difficulty or controversy,” and unfold it. He can shew you which paragraphs are of greatest importance, and which are of less moment. He can teach his hearers what authors, or what parts of an author, are best worth reading on any particular subject; and thus save his disciples much time and pains, by shortening the labours of their closet and private studies. He can shew you what were the doctrines of the ancients in a compendium, which perhaps would cost much labour, and the perusal of many books, to attain. He can inform
what new doctrines or sentiments are rising in the world, before they come to be public; as well as ac. quaint you with his own private thoughts, and his own experiments and observations, which never were, and perhaps never will be published to the world, and yet may be very valuable and useful.
3. A living instructor can convey to our senses those notions with which he would furnish our minds, when he teaches us natural philosophy, or most parts of mathematis cal learning. He can make the experiments before our eyes.
can describe figures and diagrams, point to the lines and angles, and make out the demonstration in a more intelli, gible manner by sensible means, which cannot be done so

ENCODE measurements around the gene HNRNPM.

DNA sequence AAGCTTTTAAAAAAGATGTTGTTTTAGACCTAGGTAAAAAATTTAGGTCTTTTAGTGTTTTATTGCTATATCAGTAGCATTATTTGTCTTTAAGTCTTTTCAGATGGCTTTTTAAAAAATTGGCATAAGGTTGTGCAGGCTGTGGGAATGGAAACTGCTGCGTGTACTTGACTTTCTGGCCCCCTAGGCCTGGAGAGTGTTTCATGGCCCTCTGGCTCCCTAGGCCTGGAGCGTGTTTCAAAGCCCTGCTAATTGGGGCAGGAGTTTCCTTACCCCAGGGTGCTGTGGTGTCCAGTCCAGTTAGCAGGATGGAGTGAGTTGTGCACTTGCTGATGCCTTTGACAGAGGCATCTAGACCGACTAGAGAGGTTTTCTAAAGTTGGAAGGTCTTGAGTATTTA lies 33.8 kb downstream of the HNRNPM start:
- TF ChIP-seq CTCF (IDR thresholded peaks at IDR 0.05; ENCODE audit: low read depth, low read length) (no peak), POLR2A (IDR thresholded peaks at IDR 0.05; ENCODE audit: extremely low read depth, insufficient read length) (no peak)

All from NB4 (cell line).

mere reading, even though we should have the same figures lying in a book before our eyes. A living teacher, therefore, is a most necessary help in these studies.
I might add also, that even where the subject of discourse is moral, logical, or rhetorical, &c. and which does not die
come under the notice of our senses, a tutor may explain hiş ideas by such familiar examples, and plain or sim ple similitudes, as seldom find place in books and wri.
4. When an instructor in his lectures delivers any matter
or expresses himself in such a manner as seems obscure, so that you do not take up his ideas clearly or fully, you have opportunity, at least when the lecture is finished, of at other proper scasons, to inquire how such a sentence